c. 1479–1425 BCE
Limestone, originally painted
Overall: 42.4 x 27.4 x 9 cm (16 11/16 x 10 13/16 x 3 9/16 in.)
Gift of the John Huntington Art and Polytechnic Trust 1920.2002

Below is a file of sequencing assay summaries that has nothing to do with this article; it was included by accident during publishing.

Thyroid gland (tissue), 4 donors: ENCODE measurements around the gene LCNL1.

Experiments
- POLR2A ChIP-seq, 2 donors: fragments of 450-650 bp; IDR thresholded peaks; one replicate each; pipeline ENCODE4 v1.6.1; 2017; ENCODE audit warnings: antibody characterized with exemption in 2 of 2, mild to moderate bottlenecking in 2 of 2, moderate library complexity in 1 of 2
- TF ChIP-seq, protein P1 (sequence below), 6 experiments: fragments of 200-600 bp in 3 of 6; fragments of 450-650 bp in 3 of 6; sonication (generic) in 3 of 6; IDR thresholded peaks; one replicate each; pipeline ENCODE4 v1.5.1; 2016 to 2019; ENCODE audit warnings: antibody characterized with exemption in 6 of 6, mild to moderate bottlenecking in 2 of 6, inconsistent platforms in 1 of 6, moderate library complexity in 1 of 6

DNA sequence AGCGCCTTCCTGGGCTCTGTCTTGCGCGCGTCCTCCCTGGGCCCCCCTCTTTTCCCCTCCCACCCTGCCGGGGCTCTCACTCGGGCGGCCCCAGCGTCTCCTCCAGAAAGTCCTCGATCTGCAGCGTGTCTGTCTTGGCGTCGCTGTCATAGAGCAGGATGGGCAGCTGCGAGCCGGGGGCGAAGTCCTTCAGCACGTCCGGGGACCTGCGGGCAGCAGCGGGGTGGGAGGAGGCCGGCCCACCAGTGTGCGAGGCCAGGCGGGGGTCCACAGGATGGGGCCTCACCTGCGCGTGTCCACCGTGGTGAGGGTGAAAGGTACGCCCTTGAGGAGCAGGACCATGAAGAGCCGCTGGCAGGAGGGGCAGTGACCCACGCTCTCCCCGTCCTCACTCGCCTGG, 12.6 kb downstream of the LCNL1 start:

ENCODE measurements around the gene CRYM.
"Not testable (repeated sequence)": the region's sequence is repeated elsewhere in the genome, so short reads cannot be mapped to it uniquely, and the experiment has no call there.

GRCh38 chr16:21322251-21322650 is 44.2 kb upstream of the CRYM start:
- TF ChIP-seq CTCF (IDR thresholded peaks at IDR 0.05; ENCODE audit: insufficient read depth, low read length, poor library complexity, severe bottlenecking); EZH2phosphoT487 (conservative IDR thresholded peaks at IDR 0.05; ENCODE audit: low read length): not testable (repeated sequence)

Used in the home like an icon, this shrine was originally provided with two wooden doors, hinged at each side and bolted in the center. The upper and lower sockets for the pivots of these doors still survive. The worshiper opened the doors to reveal the representation of King Tuthmosis III seated in front of an offering table. The hieroglyphic inscription at the base tells us that the shrine was made for the tomb worker Amenemheb. The carving is clearly in the style of Tuthmosis III’s reign, showing that such objects of private veneration were produced during the king‘s lifetime.
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